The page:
But Thebes was not just rich in natural resources. What made Thebes the capital city of Egypt in the New Kingdom was its people: independent, spirited, militarily talented, and increasingly devoted to a local god called Amen, whose cult encouraged those attributes. Little more than a village of mudbrick huts in the Old Kingdom, by the New Kingdom Thebes had become the richest, most powerful city in the ancient world, home to the largest religious structures and most spectacular tombs and palaces ever built.
The banks of the River Nile at Thebes are broad, extending more than three kilometers to the east and west. Every year in summer, the Nile rose and overflowed its banks, covering the river valley with twenty to thirty centimeters (eight to twelve inches) of water for about six weeks in August and September. That water carried nutrient-rich silts that settled as the flood waters slowed, each year leaving behind another millimeter of fresh, rich soil and carrying away accumulated salts. As the waters receded, seed was sown broadcast across the freshly-irrigated fields and three to six months later crops were ready to harvest. Little wonder that ancient Greek visitors spoke in awe of this landscape and were convinced that the gods had blessed the Egyptians beyond all humankind. Nowhere in the ancient world did agriculture seem so easy as in Egypt.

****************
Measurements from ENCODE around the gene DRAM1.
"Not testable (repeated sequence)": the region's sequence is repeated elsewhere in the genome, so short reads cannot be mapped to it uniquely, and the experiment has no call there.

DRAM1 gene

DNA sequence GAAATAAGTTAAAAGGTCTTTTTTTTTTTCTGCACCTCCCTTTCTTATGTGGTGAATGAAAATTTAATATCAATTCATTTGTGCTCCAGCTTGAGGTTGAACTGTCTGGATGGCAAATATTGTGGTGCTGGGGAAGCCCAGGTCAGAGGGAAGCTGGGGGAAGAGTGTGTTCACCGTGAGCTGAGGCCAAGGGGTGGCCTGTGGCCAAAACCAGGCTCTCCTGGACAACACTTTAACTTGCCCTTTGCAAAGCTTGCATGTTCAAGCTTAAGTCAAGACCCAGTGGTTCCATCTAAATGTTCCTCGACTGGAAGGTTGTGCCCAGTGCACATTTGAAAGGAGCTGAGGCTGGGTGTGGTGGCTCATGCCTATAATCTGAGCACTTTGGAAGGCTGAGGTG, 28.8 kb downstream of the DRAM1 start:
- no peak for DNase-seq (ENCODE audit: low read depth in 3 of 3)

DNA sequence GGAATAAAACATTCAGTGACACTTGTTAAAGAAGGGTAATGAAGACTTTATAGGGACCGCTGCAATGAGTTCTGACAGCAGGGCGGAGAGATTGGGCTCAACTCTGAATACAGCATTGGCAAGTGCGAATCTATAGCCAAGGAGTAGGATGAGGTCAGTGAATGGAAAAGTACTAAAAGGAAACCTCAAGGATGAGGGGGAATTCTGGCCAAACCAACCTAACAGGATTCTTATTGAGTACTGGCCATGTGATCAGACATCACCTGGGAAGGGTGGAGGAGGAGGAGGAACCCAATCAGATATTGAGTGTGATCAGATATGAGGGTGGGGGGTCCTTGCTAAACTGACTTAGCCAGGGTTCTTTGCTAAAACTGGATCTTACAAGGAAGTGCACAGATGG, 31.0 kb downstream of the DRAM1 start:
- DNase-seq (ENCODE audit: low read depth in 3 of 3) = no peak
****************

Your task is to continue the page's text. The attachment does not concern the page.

The rich Nile floodplain produced abundant fruits and vegetables, but their variety was fairly limited. Emmer and barley were the principal grains and were used for making bread and beer. (For reasons still unclear, wheat did not appear until Graeco-Roman times.) Leeks, onions, and garlic were grown, as were lentils, chickpeas, fava beans, lettuce, and from the late New Kingdom, olives. Dates, figs, sycomore figs, pomegranates, various melons, sesame and safflower (for oil), and a few herbs and spices were raised. Grapes were made into several varieties of wine. (Red wine was the favorite drink of the Old Kingdom, white wine the favorite of the New Kingdom.) The only sweetener available was honey. Cattle were raised for milk and meat; sheep, goats, rabbits, and pigs were common, and the available fowl included ducks, geese, pigeons, and quail, but not chicken. Fishing and fowling, frequently depicted in tomb paintings, supplemented domesticated food sources. Flax was grown for the making of linen and gardens devoted to flowers were common at almost all social levels. Many foods that we take for granted, such as the potato, tomato, maize, citrus fruits, and sugar, were unknown and, indeed, would not be introduced into Egypt for several thousand years. Rice and water buffalo were unknown until about the fourteenth century A.D.